It has to be acknowledged that other models (e.g., Tsur, 1992) and empirical research (e.g., Miall, 2001; Whissell, 1999, 2000) lead toward different—and partially opposite—conclusions about the meaning of nasal and plosive sounds. In particular, Whissell (1999) identified the nasal phoneme /m/ as an active–pleasant sound and the plosive /t/ as a passive–unpleasant sound.
Whissell (1999) was the empirical vocabulary study I discussed earlier as an example of the kind of methodology I would have preferred to subjective judgements of two poems per language and participant.
Then, there is this speculation from the introduction:
However, if these cross-connections between facial gestures and movements of other parts of the body are hardwired, it sounds plausible to us that the articulation of certain phonemes can sympathetically mimic postures and movements, which are related to emotional states. As an example, this could mean that sounds, expressed with a closed mouth and constantly constrained lips or tongue, such as nasal phonemes, rather simulate the body movements of people who are in depressed, melancholic, sad, or passive moods, whereas the opening of the mouth and the explosive release of the air stream in plosive phonemes is associated with active, happy people.
Remember – the difference between oral plosives and nasals is all in the nose. Hardwired neural links between sounds and emotions require strong evidence. Are you convinced?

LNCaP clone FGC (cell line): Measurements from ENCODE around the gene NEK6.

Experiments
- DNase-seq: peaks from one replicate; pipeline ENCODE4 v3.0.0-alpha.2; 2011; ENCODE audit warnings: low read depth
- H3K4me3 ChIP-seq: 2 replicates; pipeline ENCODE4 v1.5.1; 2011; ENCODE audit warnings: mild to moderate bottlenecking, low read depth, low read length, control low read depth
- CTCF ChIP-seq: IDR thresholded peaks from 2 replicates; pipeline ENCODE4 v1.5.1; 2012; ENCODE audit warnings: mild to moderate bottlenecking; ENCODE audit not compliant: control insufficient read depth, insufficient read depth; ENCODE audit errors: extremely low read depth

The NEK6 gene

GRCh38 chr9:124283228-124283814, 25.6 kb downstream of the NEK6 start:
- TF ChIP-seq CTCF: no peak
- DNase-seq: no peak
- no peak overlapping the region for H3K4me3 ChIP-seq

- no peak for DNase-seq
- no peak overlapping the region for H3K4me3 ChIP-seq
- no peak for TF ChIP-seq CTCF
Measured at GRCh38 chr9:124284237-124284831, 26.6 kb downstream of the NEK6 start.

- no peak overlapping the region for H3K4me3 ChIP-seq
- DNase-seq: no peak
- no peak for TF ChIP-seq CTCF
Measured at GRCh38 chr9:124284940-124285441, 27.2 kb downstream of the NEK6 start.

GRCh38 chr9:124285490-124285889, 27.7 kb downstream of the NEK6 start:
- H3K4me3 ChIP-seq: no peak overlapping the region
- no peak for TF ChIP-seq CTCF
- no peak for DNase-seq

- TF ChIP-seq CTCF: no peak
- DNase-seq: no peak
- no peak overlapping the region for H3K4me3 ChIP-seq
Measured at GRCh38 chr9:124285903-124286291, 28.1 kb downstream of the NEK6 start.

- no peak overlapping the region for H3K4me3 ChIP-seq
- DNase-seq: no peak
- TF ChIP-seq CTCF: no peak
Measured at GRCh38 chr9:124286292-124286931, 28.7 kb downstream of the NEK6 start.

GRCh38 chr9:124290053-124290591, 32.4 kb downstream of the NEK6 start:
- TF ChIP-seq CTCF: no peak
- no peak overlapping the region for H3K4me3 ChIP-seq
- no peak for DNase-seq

Albers, S. (2008). Lautsymbolik in ägyptischen Texten [Sound symbolism in Egyptian texts]. Mainz, Germany: Zabern.
Miall, D. (2001). Sounds of contrast: An empirical approach to phonemic iconicity. Poetics, 29, 55–70.
Tsur, R. (1992). What makes sound patterns expressive? The poetic mode of speech perception. Durham, NC: Duke University Press.
Whissell, C. (1999). Phonosymbolism and the emotional nature of sounds: Evidence of the preferential use of particular phonemes in texts of differing emotional tone. Perceptual and Motor Skills, 89, 19–48.
Whissell, C. (2000). Phonoemotional profiling: A description of the emotional flavour of English texts on the basis of the phonemes employed in them. Perceptual and Motor Skills, 91, 617–648.
Wiseman, M., & van Peer, W. (2003). Roman Jakobsons Konzept der Selbstreferenz aus der Perspektive der heutigen Kognitionswissenschaft [Roman Jakobson’s concept of self-reference from the perspective of present-day cognition studies]. In H. Birus, S. Donat, & B. Meyer- Sickendiek (Eds.), Roman Jakobsons Gedichtanalysen. Eine Herausforderung an die Philologien (pp. 277–306). Göttingen, Germany: Wallstein.
EDIT: Misattribution of original Twitter conversation fixed. (January 16)